Reminiscences from Dr. Deborah Bauers

October 30, 2008

My name is Deborah Bauers (Coates) and I am the daughter of Mary Hannah Kerrick, formerly of Bluemont, Va.  I recently came across your website while doing some research for my mother.  She resides with me and I am helping her document her family history.  I am currently involved in helping her audio-tape her memories so that they can be handed down in the family.

Mom is 90 years old and has many precious memories of the Bluemont area, including numerous stories that have been handed down about the region that date back prior to the Civil War when folks in the area owned slaves.  Mom attended school at the old Bluemont School House and even danced in the old dance hall next door to her home.  Her parents, Frances Marion and Mary Cynthia Kerrick owned the home next door to the Snickersville Store from the early 1900's until the mid 60's.  My maternal grandmother was a Wynkoop before marriage and her father owned a plantation down toward Middleburg.  My mom recalls that her parents were the first to have electric lights in their house and believes that they had the first indoor plumbing as well.

I spent many summers and holidays in Bluemont in the 50's and 60's while growing up and have my own set of memories which encompass everything from attending church at the Bluemont Methodist Church to bagging groceries at Mann Store (formerly Snickersville Store.)  I am very interested in what your non-profit is doing and would love to be able to connect with other individuals who have first-hand history of the area.  I would be pleased to communicate with you further should you be interested in responding to my e-mail.

Mom's house was the frame house next to the dance hall.  There was one very small lot that was vacant that separated my grandmother's house from the dance hall.  The last time I was in Bluemont the house had fallen into considerable disrepair.  It was, at one time, painted all white and had a lovely hardwood staircase and a formal sitting room.  It also had an ornate iron fence across the front with a wide iron gate that had the Kerrick monogram on it.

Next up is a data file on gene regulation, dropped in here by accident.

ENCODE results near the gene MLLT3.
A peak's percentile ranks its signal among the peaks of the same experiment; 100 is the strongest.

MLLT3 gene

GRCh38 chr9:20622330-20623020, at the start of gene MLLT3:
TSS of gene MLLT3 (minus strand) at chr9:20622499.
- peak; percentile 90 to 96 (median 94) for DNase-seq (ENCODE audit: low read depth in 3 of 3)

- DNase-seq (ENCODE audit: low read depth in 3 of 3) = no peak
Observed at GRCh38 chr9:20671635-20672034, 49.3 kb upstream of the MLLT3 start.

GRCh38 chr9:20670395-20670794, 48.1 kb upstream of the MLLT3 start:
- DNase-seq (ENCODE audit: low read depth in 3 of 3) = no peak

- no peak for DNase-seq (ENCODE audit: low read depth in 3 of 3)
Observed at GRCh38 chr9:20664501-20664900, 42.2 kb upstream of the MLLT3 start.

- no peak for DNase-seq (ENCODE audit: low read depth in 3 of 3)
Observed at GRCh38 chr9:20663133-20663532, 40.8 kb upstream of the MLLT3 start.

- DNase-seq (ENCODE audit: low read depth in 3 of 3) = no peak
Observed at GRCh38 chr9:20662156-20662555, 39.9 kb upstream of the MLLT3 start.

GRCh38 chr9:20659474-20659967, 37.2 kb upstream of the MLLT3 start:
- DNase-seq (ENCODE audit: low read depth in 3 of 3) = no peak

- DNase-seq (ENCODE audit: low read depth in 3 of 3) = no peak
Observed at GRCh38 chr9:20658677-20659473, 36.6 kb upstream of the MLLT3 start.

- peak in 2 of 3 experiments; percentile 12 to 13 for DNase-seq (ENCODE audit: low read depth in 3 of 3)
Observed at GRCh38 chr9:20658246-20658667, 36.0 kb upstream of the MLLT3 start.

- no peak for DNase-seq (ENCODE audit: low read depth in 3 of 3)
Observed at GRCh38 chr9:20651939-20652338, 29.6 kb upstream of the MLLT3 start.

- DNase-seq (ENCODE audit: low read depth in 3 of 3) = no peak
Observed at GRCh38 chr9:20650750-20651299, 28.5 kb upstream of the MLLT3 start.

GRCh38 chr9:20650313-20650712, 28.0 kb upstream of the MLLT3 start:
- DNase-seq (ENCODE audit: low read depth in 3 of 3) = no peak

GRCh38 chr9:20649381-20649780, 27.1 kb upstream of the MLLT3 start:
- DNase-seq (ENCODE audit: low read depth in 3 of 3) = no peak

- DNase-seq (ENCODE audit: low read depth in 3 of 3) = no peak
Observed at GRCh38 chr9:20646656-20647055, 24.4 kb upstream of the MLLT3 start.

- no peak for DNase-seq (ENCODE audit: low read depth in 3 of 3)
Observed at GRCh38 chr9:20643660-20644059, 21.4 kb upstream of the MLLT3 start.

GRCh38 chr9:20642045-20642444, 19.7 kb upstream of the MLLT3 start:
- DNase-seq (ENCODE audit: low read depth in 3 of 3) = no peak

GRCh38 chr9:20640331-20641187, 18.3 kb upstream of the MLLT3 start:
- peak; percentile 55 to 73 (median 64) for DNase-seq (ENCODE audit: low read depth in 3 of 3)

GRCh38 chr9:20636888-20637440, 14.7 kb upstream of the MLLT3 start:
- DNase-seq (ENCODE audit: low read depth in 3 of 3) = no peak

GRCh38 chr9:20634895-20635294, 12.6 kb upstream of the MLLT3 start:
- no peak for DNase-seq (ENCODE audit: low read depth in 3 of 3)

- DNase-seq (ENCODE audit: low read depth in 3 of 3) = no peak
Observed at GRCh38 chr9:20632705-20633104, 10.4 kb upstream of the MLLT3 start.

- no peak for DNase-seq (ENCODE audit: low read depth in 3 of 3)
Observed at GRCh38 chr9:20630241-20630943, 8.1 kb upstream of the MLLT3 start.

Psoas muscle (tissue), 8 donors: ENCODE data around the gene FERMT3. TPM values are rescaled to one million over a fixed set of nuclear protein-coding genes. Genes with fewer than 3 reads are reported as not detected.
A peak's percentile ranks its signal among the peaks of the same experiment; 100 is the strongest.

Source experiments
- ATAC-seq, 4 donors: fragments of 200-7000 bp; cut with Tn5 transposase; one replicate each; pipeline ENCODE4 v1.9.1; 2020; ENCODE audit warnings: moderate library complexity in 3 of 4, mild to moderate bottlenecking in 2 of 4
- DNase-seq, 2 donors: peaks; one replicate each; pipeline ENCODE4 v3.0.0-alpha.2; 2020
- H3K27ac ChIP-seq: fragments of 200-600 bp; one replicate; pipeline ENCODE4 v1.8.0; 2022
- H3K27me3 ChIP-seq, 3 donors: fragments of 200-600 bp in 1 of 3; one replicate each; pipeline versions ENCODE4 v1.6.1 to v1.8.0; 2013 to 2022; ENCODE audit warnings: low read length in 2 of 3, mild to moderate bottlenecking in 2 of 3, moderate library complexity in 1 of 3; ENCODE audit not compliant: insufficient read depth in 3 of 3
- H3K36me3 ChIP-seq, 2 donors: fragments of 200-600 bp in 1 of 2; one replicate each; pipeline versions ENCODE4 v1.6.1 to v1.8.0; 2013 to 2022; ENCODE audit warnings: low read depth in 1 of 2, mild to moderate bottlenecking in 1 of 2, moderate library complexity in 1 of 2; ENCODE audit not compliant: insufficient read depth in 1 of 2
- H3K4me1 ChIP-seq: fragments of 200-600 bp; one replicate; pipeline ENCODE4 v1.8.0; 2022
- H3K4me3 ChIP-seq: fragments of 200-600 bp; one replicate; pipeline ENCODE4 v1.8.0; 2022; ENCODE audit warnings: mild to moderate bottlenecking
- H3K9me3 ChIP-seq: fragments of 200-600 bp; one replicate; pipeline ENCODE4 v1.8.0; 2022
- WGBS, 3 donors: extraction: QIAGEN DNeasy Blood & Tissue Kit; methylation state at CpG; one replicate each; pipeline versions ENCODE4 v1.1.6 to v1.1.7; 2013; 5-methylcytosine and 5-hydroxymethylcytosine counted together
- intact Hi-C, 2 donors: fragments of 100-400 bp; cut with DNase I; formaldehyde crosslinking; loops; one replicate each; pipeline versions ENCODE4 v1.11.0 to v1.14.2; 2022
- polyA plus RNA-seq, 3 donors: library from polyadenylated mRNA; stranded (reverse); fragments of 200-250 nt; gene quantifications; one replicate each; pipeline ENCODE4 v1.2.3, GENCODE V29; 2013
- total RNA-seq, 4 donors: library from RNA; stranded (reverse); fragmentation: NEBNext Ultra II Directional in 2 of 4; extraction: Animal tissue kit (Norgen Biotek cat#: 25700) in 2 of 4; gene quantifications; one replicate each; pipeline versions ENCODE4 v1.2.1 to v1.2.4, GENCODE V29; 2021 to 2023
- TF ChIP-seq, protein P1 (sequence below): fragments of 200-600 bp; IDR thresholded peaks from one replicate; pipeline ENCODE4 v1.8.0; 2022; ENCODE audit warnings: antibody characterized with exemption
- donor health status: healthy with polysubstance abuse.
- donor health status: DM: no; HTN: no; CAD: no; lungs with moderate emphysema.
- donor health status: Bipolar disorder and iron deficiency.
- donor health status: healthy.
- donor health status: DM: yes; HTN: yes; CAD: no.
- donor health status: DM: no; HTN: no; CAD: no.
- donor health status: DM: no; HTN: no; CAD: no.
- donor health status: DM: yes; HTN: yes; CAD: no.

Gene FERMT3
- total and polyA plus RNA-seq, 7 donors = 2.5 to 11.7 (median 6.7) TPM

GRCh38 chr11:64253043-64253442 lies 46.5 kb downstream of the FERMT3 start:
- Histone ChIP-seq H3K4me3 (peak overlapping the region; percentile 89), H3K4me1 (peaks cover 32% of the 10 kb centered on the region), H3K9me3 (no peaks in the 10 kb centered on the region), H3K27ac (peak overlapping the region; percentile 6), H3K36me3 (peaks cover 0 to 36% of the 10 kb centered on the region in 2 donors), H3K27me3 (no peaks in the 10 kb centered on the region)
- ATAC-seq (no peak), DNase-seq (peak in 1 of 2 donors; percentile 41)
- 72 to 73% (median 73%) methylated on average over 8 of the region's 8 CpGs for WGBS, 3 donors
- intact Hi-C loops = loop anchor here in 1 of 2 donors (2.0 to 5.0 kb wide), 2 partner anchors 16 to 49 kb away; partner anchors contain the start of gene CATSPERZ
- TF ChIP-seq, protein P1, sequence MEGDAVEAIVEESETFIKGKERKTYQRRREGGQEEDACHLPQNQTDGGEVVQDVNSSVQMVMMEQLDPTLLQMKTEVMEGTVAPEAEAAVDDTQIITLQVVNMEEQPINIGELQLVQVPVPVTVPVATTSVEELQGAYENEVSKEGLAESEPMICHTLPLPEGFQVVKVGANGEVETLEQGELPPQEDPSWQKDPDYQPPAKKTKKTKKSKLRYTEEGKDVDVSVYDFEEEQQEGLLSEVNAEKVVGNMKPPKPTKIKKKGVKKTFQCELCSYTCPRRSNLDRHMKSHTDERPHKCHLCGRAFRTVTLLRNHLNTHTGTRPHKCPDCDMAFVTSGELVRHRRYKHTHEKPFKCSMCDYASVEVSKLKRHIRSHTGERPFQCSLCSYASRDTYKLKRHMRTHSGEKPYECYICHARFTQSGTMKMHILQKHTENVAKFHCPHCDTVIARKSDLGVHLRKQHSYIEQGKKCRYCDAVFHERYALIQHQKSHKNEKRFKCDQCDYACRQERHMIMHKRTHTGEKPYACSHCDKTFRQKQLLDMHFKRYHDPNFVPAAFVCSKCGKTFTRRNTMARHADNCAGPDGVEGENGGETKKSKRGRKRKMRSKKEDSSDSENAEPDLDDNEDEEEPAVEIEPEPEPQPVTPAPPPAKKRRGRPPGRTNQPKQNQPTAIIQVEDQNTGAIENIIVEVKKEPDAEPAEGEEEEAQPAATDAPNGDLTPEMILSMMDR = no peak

Mom has told me stories about Clayton Hall being used to hide slaves as a part of the underground.  From Clayton Hall, they were taken by wagon to the rail line.

Mom also attended Bluemont Church with her parents when Lupton Simpson was the Pastor.  I still have a niece and nephew in the area and my nephew's family, Dale and Valerie Reid, still attend there.

When I was a child I hiked a good bit of the mountain around the Bear's Den area.  My aunt and uncle were caretakers for a big farm next door owned by the Weeden family.  When I was back several years ago I attempted to access the old home site but was only able to get partway through the brush.  The house that my aunt and uncle lived in is now in ruins.

Well, I am tending to run on, as I do when I start reminiscing.  My father was our family historian and since his death two years ago, I have taken over his work which also includes documentation on my mother's side.

The other house that you are speaking of [with the two chimneys opposite Clayton Hall] was apparently a large home that had been converted into three smaller apartments during my mother's lifetime.  She says, however, that it was not as old a house as hers. 

The little log cabin that you referred to as the Snickersville Academy sat back on a small lane that ran perpendicular to the Turnpike.  Mom says it was at one time a school but a black woman,whose mother had been a freed slave, lived in the cabin when my mom was growing up and worked for my grandparents.

Dr. Deborah Bauers
16216 Windsor Creek Drive
Monument, Colorado 80132

talkndoc@hotmail.com